Tennis is touted as a game for everyone. Not only does this mean the inclusion of parents and grandparents, the family concept also involves brothers and sisters. With all of the programs developed and organized by the Southern California Tennis Association (SCTA), it would indeed be rare if there were occasions when family members were not involved in an activity.
Glen Meloy, a teaching professional at Rancho San Clemente Tennis and Fitness Club has set, what seems to be an industry standard. This past Junior Team Tennis season, he coached the San Clemente Six Terminetters, a 12 Intermediate team from the club, which featured three sets of siblings.
“The team consisted of five girls and one boy,” Meloy said. “George Hakopian, a seven-year-old, was the only boy and he played with his sister Grace, who is ten-years-old. Sisters, Sydney and Kaia Wolfe, a nine and an eleven-year-old combination, were part of the group. So were Brooke and Sydney Donovan, who are eleven and twelve year-old sisters.”
Ken Grassel, who organizes Junior Team Tennis, one of the SCTA’s fastest growing programs, admitted, “I would venture to say that this team is very unique. I know we have had random siblings on the same team, but for an entire team to made up of three sets of siblings and do so well in their local league and make the Section Championships is a rare occurrence.”
Meloy chimed in with more background, “I had been giving private lessons to the Wolfes and Hakopians since early 2013. The Donovan’s began working with me in the middle of the same year. All of the siblings were also attending the Steve Johnson Tennis Academy, which is based at the club.
“In 2013, Kaia (Wolfe) and Grace (Hakopian) played up on one of my 14s teams. George and Sydney Wolfe weren’t quite ready to play up that much, and I didn’t have any teams in their age group. By 2014, the Donovan’s were onboard. The youngsters, Sydney and George, were making great strides and challenging some of the older kids at the academy, so I felt there was an interesting mix for a 12 Intermediate team.”
Having members of a family on the same team requires the management skills of a trained psychologist, the flexibility of an acrobat and a grasp of a youngsters’ almost ever-changing mindset. Heidi Stryker, the Junior Team Tennis Coordinator in Orange County, described Meloy saying, “Glen is an awesome coach.”
The modest Meloy offered, “I was lucky. They are a great group of kids. I treated them all as individuals, and let them know that they have a pretty special thing going [by] being on a team of siblings. I also remind them that can push each other to get better and better in the years to come.
“Typically, the older siblings, were better, however, the younger ones were hot on their heels, occasionally challenging the older siblings.”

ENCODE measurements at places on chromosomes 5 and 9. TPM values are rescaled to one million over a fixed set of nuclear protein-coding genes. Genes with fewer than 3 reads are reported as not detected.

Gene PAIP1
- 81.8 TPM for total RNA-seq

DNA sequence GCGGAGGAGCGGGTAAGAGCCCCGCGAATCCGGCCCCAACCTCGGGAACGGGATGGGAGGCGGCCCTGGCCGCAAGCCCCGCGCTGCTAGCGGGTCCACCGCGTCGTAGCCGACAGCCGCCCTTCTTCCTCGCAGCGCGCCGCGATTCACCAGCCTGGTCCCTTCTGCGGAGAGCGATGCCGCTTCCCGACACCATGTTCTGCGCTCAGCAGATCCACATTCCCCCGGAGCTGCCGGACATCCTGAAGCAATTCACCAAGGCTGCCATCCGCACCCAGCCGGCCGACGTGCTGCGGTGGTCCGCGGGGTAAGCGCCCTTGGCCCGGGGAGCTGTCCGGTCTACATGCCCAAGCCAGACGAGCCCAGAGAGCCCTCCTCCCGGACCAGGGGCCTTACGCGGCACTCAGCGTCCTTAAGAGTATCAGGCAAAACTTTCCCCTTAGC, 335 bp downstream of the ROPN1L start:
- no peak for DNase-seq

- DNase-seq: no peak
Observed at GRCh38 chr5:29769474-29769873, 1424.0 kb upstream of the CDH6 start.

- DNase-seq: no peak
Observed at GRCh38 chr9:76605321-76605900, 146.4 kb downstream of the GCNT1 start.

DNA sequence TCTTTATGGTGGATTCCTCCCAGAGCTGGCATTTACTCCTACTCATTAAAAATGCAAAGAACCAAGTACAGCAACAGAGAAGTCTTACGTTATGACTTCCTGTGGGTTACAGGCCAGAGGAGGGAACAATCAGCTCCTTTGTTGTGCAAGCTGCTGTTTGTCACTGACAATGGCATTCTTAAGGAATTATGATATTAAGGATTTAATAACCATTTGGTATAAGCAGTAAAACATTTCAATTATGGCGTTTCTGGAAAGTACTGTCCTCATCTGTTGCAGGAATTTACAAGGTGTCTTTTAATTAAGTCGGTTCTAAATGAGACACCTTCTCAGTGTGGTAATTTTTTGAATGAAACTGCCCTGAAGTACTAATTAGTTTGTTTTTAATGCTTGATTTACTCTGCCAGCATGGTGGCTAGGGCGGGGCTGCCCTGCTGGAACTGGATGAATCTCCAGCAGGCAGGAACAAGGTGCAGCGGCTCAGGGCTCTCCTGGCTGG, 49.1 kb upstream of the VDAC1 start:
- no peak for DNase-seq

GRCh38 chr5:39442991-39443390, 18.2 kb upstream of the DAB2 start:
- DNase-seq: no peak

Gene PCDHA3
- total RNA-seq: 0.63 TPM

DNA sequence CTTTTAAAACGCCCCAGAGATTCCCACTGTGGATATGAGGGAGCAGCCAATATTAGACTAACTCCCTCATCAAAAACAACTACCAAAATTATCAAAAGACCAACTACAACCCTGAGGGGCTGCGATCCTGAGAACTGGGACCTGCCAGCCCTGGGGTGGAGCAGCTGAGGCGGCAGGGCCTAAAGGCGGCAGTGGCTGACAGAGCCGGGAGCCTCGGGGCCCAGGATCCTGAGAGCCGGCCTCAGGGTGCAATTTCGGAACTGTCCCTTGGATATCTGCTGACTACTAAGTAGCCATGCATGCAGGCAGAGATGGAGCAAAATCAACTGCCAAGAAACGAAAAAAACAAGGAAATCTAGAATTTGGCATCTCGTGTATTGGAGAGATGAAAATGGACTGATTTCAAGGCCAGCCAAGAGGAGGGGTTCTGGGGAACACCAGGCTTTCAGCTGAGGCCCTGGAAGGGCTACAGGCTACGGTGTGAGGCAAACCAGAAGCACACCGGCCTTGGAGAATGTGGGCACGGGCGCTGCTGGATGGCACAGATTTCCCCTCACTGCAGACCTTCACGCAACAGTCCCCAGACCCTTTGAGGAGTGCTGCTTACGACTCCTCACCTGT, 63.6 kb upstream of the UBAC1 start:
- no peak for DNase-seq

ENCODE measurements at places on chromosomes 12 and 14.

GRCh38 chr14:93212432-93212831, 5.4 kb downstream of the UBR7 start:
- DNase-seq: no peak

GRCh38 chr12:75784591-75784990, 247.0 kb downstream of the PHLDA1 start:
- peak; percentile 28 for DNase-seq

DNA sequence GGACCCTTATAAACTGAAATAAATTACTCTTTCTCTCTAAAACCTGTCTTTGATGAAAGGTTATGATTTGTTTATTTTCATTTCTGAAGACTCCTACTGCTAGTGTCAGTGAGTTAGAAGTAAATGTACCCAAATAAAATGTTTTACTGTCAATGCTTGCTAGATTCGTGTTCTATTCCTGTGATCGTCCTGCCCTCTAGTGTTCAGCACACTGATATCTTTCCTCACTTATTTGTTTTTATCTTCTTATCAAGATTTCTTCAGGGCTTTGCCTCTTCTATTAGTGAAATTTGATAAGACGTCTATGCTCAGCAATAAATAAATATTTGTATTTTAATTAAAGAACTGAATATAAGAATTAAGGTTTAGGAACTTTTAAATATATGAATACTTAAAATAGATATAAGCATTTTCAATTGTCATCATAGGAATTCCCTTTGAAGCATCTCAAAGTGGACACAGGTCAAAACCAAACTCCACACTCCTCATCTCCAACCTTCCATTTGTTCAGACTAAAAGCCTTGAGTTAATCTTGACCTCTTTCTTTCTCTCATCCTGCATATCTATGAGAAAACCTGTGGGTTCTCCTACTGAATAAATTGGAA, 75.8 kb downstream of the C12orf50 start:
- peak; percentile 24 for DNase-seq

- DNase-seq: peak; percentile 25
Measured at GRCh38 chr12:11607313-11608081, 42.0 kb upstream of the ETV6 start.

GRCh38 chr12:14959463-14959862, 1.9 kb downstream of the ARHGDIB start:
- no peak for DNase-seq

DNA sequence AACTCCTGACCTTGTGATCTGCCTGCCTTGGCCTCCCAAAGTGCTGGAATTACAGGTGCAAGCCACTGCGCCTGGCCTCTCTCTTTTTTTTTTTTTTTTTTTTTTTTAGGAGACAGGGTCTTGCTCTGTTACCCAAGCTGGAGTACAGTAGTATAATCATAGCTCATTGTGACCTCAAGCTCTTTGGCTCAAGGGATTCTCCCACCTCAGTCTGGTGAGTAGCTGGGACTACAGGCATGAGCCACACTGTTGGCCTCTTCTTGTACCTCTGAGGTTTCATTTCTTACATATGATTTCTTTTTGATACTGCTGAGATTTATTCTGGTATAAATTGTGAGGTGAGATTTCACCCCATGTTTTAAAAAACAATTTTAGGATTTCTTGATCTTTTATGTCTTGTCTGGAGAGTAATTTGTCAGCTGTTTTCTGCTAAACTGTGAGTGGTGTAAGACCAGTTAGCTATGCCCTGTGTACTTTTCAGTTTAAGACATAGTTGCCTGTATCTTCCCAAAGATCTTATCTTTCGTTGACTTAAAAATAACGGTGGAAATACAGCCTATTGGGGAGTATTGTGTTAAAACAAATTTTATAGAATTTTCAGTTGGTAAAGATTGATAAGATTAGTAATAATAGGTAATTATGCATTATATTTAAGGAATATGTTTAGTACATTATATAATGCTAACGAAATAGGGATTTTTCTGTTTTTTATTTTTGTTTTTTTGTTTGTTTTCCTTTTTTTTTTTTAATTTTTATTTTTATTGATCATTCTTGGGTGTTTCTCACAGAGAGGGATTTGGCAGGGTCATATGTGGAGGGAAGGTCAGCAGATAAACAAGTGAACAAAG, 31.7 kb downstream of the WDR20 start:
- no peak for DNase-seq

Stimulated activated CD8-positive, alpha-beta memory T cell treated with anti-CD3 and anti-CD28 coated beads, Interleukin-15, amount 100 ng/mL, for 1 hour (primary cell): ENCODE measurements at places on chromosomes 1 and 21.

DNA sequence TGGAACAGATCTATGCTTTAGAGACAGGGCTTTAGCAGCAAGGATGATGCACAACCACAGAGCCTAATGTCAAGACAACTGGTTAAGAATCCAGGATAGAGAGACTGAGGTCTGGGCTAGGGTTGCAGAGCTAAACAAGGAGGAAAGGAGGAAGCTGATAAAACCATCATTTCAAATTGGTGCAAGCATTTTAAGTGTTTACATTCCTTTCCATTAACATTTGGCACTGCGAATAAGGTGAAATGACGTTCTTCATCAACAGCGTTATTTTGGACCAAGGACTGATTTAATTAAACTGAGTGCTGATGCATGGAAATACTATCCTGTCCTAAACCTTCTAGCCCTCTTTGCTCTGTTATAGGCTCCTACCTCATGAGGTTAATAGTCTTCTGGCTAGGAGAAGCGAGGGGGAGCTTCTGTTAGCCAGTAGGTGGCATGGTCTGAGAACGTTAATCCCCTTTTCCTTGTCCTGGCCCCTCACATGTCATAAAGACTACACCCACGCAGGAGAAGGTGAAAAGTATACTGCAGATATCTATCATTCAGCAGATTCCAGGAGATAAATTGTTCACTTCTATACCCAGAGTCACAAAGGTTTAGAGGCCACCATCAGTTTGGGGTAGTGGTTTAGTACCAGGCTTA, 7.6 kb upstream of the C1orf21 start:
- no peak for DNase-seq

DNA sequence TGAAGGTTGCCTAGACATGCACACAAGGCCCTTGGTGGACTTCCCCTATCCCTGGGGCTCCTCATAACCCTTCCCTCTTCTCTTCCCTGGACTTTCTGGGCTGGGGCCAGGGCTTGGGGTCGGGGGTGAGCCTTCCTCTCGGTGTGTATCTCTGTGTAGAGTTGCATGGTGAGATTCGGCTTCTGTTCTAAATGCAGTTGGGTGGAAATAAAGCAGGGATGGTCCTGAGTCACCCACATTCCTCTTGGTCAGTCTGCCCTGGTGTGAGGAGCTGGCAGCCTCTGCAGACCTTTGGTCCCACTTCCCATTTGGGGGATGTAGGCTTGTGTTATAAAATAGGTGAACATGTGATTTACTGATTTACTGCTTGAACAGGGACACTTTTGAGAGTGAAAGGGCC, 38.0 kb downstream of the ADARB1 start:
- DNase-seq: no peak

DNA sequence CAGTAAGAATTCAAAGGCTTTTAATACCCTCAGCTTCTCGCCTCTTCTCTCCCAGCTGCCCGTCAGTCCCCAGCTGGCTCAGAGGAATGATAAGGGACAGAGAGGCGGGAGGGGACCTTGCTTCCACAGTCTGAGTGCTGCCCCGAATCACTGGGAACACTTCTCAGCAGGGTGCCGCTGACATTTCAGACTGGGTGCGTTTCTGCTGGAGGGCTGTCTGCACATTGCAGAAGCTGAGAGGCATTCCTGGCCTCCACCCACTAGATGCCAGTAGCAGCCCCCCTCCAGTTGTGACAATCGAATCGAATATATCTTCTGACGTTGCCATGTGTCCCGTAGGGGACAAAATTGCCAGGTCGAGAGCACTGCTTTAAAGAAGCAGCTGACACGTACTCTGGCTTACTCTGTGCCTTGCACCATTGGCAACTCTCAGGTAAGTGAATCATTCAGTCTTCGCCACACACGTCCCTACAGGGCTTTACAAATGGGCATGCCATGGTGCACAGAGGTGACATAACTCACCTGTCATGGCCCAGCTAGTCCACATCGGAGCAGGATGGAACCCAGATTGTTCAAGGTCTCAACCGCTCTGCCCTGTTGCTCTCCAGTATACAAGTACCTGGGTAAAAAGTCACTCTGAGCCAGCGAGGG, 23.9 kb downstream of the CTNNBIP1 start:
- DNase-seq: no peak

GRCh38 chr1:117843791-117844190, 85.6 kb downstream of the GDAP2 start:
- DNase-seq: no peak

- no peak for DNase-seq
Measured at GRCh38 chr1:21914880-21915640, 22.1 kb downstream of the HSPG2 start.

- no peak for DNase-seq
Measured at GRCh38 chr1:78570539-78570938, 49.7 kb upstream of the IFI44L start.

There were, which isn’t in the least surprising, challenges to face. “It wasn’t all easy, though,” Meloy pointed out. “During the Spring 2014 season, we came in third in our flight, and toward the end of the competition, we had some friction between the players especially in the doubles. So I started tweaking the lineup, having siblings play together more. I wasn’t sure if they we’re going to play together again for the Fall 2014 Season, but they pulled together and we took first place in our flight, and got a wild card to Section Championships where we placed third.”
The situation was made even better by what can often be destructive to the team dynamic. “Once again, I was lucky,” Meloy said. “I had a great group of parents who were all on board. They basically told me to, ‘do what you do’.”
The phrase, “one and done” is most often applied to intercollegiate basketball, but in the case of the San Clemente Six Terminetters, it also holds true. When asked if the players would be on the same team in the next Junior Team Tennis season, Meloy said, “Unfortunately, they will not be. Sydney Donovan and Kaia Wolfe are moving up to a 14 Satellite team. Brooke Donovan and Sydney Wolfe will move to a 14 Intermediate team, and the Hakopians are planning to focus on singles tournaments.”
Looking back on the experience, Meloy happily concluded, “I want to applaud the players and the parents for their great efforts. In Junior Team Tennis, you need a minimum of six players to play a match without defaulting any lines. I’ve had other teams with eight to ten players and not everyone could play so we ended up defaulting lines. This team only had six players, and in two seasons, they never missed a match or defaulted lines. This is very rare. Everyone involved did a great job. It was a very unique team.”
Siblings needn’t be in competition with each other; they can compete for each other. And Glen Meloy has proved that beyond a shadow of a doubt.
Look for a fresh examination of tennis topics at “Mark Thoughts”